If you are feeling you can't cope, talk to your health practitioner or contact Beyond Blue via www.beyondblue.org.au

If you feel you simply need some support or encouragement, now is the time to reframe your thoughts or change your routine.

Remember, it's not possible to get on with everyone. Accept differences, or disagreements within family circles and make a conscious effort to let them go.

Boost mental health with positive thoughts about what is good in your life, not what you can't fix. Did you know that if you have a home to live in or food on the table, you are richer than 71 per cent of the world's population who live on less than $10 a day?

Treat yourself well. Yes, you, probably the last person on your list! Shop for and prepare nutritious and delicious food you enjoy and make your own healthy treats - banana bread, fruit and nut balls, or a muesli slice.

Get at least 30 minutes' exercise every day - preferably outdoors, although the heat means early morning or evening is best - and establish a regular bedtime routine that means seven to eight hours of good rest. Try herbal remedies like valerian for insomnia.

Plan to do at least one thing you enjoy every day, not just work or chores.

Phone a friend. Make a coffee date. Catch up on news. Download. Social support is vital to good mental health.

WEIGHT LOSS: Ditch the christmas kilos the easy way

HAM, Christmas cake, chips, nuts, pavlova, cream ... how's your stomach and your waistline?

Don't be tempted to do something drastic. Fad diets don't work.

Our body is also naturally programmed to detox and return to health, so don't torture it with expensive products or cult routines.

The most important thing you can do to assist your body to shed kilos and increase resistance to illness is to boost vegetable intake and reduce sugar and saturated fat.

After analysing scores of studies, a team from Imperial College London has recommended upping the daily dose to fruit and vegetables to 800g - that's twice the recommended five serves that only seven per cent of us meet - to give the best odds of warding off heart attack, stroke, cancer and early death.

Apples and pears, citrus fruits, salads and green leafy vegetables such as spinach, lettuce and chicory, and cruciferous vegetables such as broccoli, cabbage and cauliflower were linked to reductions in cardiovascular disease risk.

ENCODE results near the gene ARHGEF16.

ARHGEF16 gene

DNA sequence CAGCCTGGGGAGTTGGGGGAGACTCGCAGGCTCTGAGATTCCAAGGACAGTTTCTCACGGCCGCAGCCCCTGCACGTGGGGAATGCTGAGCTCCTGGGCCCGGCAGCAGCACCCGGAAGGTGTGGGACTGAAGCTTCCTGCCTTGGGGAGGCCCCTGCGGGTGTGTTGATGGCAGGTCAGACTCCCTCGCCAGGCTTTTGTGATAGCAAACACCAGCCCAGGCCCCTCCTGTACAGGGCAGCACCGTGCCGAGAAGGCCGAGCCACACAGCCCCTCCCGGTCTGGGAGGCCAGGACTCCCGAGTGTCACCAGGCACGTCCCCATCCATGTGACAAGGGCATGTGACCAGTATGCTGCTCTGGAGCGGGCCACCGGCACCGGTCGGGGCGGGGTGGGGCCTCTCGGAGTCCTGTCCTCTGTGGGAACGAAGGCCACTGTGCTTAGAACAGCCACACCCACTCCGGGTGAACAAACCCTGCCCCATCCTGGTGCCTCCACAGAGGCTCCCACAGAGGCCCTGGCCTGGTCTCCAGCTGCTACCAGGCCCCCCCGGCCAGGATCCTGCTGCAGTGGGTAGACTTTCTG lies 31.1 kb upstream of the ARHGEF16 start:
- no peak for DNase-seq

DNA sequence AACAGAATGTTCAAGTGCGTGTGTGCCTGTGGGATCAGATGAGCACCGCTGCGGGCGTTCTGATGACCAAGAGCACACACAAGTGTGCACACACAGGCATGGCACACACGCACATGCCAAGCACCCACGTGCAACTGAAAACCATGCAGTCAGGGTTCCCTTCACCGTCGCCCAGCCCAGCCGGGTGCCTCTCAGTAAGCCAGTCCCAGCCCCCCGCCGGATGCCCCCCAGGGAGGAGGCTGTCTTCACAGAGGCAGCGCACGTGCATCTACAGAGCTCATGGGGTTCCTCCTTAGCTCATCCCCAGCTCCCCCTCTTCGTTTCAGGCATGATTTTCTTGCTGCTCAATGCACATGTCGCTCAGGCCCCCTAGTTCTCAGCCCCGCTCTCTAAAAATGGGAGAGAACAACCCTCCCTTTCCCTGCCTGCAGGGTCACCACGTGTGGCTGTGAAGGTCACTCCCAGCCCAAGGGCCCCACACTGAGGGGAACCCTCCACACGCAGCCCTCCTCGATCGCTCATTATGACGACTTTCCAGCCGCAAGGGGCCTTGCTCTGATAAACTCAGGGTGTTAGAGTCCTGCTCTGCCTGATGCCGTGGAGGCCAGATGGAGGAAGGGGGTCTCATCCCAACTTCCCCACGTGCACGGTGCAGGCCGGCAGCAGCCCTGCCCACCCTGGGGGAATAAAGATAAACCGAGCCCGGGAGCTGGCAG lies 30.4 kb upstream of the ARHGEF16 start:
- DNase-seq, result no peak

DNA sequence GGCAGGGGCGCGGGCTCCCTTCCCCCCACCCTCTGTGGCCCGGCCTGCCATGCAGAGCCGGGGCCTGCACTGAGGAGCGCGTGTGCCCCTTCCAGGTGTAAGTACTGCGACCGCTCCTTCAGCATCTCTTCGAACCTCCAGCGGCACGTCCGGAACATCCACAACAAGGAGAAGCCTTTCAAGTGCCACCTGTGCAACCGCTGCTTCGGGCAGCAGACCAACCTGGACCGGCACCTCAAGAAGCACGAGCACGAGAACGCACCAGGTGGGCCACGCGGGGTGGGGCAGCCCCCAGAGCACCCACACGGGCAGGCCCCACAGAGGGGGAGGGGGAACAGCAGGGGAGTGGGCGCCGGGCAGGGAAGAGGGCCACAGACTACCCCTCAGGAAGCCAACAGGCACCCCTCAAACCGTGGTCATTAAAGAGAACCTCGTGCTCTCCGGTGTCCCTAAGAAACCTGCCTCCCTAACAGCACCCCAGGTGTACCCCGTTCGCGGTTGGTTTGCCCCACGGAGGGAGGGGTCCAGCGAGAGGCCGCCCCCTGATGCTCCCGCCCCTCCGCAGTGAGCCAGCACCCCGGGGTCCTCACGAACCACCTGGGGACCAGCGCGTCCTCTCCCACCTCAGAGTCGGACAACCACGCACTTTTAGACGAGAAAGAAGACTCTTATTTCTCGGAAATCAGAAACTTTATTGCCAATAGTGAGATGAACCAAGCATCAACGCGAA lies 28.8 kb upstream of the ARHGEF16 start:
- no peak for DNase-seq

Green vegetables, such as spinach or green beans, yellow vegetables, such as peppers and carrots, and cruciferous vegetables were linked to a reduction in cancer risk.

Yes, you can add spinach, rocket or salad vegies to breakfast, or treat yourself to a fruit smoothie. Use Stevia instead of sugar if you have a sweet tooth and try an olive oil dressing on salads instead of mayonnaise.

Add a before-breakfast or after-dinner walk to boost results and try a quality yoghurt to boost good bugs in your stomach and digestive and immune health. Don't choose a low-fat brand, which is full of sugar.

Regrets, we have a few

GOOD mental health can be impacted by financial decisions.

With more than $50 billion expected to be spent in retail stores over the Christmas trading period in Australia, research by AMP suggests more Aussies are likely to feel the pinch financially on the back of overspending, impulse purchases, as well as a lack of budgeting.

The AMP study, which looked at responses from about 1000 people, revealed that 69 per cent suffer from "post-purchase blues".

Articles compiled by Helen Hawkes, who is a counsellor, stress and wellness coach. She is currently completing a Diploma of Nutrition. www.helenhawkes.org

Topics:  health and wellbeing northern rivers lifestyle staying younger wellbeing